How Can Arizona Improve its Image and Conserve Jaguars?

Who hasn't criticized the Arizona Game and Fish Department over their management of the first and only recorded jaguar capture in the history of the state? Ever since the unfortunate death of Macho B, the agency has been the target of severe criticism from federal agencies, environmental organizations, the public at large, and your grandma. The press has been all up in their business. They had to respond.

This week they responded by announcing that they're putting an employee on administrative leave. This may help to cool the jets of the people out there who are looking for someone, anyone, to blame.Perhaps if the department can narrow the focus down to this one person, they'll be off the hook. And they won't have to admit any accountability for the, ahem, incident.

We may never know what really happened during and preceding Macho B's capture. We don't which Mavericks encouraged techs to bait traps with jaguar lure. We don't know how many people were looking the other way- or even encouraging -the field crew to collar any jaguars they caught, without first seeking a federal permit to trap an endangered species. We don't know which Arizona bureaucrats think they're above the federal law. Permit? pshaw. We don't need no stinkin permit (C'mon, Arizonans, you have to admit that we have a teensie tendency toward being a rogue state.... remember Symington?). We don't know whether the field techs were even aware of this technicality, how much experience they have handling animals in the wild, or how much training they received prior to being given the go-ahead.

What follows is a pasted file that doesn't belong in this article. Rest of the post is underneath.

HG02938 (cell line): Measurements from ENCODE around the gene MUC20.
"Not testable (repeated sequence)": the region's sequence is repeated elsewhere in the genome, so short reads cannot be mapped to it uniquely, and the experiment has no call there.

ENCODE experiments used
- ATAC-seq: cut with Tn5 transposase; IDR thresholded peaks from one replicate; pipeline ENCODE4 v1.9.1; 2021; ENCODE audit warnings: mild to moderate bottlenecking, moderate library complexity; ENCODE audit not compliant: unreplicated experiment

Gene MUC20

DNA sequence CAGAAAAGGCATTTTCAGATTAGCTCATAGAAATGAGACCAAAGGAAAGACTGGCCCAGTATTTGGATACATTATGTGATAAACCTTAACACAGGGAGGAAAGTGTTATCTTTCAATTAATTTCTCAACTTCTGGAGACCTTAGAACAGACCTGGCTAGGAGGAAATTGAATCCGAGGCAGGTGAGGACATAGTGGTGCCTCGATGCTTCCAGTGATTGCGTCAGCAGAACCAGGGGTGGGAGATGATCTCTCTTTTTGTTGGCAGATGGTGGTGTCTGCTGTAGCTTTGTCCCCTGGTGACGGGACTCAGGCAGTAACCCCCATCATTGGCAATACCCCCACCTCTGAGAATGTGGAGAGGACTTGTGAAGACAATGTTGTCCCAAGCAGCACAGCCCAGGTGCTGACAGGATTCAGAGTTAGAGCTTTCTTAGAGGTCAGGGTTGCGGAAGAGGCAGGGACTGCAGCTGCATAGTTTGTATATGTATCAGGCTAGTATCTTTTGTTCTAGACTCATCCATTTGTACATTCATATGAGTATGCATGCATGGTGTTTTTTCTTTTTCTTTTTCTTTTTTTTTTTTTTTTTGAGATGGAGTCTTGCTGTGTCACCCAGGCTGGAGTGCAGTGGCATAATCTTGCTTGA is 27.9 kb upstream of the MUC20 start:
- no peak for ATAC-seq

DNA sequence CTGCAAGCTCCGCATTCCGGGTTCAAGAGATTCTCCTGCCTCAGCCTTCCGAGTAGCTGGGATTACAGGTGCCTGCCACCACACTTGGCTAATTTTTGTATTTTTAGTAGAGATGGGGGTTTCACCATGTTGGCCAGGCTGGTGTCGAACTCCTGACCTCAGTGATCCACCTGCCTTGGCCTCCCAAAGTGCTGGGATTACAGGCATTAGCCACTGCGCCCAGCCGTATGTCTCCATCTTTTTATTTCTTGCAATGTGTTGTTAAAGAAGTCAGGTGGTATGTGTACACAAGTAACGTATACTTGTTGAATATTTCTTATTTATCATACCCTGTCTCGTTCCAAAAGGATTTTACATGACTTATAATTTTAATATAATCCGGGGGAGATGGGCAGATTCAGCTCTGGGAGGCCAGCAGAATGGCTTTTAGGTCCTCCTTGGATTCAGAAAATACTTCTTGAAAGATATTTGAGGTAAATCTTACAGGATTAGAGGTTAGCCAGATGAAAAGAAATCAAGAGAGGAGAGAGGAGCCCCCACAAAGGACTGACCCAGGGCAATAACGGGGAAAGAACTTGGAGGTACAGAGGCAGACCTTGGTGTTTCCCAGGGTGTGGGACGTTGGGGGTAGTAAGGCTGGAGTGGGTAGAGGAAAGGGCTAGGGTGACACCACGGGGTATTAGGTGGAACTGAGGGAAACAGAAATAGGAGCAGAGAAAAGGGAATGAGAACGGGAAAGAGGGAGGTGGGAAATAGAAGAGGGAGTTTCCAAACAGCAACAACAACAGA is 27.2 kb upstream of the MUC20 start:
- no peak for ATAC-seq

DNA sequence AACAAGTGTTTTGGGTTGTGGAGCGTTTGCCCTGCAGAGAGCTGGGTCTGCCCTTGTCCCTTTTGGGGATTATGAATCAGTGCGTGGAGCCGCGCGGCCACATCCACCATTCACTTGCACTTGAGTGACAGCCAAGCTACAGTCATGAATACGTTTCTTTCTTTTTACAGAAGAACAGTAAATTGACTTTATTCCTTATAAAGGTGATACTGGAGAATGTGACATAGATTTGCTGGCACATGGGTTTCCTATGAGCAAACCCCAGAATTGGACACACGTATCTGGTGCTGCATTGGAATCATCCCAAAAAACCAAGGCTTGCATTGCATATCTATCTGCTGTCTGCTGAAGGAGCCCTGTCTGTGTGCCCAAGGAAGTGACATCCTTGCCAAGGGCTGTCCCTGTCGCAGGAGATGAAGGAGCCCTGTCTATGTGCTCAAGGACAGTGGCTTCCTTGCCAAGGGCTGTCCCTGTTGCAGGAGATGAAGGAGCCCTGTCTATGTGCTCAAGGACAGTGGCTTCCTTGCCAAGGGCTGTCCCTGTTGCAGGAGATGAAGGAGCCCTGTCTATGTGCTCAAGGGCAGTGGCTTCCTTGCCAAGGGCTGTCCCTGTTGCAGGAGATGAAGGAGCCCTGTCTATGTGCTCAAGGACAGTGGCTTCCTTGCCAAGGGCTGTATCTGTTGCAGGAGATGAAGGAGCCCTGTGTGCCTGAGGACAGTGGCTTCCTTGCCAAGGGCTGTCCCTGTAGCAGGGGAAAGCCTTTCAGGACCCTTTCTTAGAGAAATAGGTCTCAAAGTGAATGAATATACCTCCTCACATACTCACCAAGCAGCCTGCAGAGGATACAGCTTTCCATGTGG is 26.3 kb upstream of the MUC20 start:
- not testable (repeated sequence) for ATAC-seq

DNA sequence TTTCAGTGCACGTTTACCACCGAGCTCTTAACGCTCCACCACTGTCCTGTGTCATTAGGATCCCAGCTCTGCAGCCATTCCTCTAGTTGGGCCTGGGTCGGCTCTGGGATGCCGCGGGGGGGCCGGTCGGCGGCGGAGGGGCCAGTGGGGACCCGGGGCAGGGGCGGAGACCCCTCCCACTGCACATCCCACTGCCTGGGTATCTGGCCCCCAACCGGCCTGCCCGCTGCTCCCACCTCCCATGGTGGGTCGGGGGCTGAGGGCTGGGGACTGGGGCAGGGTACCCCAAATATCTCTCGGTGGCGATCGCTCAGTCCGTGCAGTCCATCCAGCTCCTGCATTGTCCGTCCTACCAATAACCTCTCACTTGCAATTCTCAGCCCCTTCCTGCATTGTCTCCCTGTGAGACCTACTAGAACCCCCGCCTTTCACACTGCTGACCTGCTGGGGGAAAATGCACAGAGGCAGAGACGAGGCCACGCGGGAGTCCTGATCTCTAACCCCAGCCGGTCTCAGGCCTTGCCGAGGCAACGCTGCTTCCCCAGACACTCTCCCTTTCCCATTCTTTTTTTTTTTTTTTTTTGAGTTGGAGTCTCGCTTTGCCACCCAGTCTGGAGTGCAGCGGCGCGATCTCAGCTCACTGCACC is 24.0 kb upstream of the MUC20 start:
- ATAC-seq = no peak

We do know that the last known jaguar in the U.S. is dead. Many are claiming that AGFD botched the capture and further, that they didn't have to right to capture Macho B in the first place because they lacked a federal permit. The end result has generated a public outcry and in turn a department-wide witchhunt. But I have to ask, does making a scapegoat out of one employee resolve the situation?

I have a few ideas about more satisfying ways that the department could respond. They could own up to their responsibility to both the wildlife and the public-- by admitting that its possible that the department made some mistakes, then take appropriate steps to ensure that they don't repeat them in the future.

Here are a few thoughts on appropriate steps for the future:
1. Ensure that all the proper permits are in place for all field research activities,
2. Design and implement a Capture Protocol that could include but would not be limited to:

a. Allowing only highly trained personnel to perform wildlife field anesthesia,
b. Ensuring that personnel are properly trained to respond to medical emergencies during a wildlife field capture
c. Hiring a wildlife veterinarian that would be available at the very least for a phone call if something goes wrong during a capture-- or better yet
d. Mandating that a wildlife vet accompany the capture crew in the field.

Coming down hard on some poor sucker-- who may have been a product of the department's culture or a merely a victim of their negligence-- isn't going to do anything to protect wildlife from these kinds of fumblings in the future.I think the state should seize this opportunity to improve both their image and future wildlife research projects and management from the top down. Hindsight may be 20/20 but foresight is so much more valuable.

"A witch! A witch! We have found a witch. May we burn her?"

"I'm not a witch. I'm not a witch.
They have dressed me this way."

"Well.....She has got a wart! May we burn her anyway?

"There are ways of telling whether or not she is a witch."

..."If... she... weighs... the same as a duck,... she's made of wood."

"And therefore?

"A witch!"

...."Who are you who are so wise in the ways of science?"

Additional commentary courtesy of
Monty Python.

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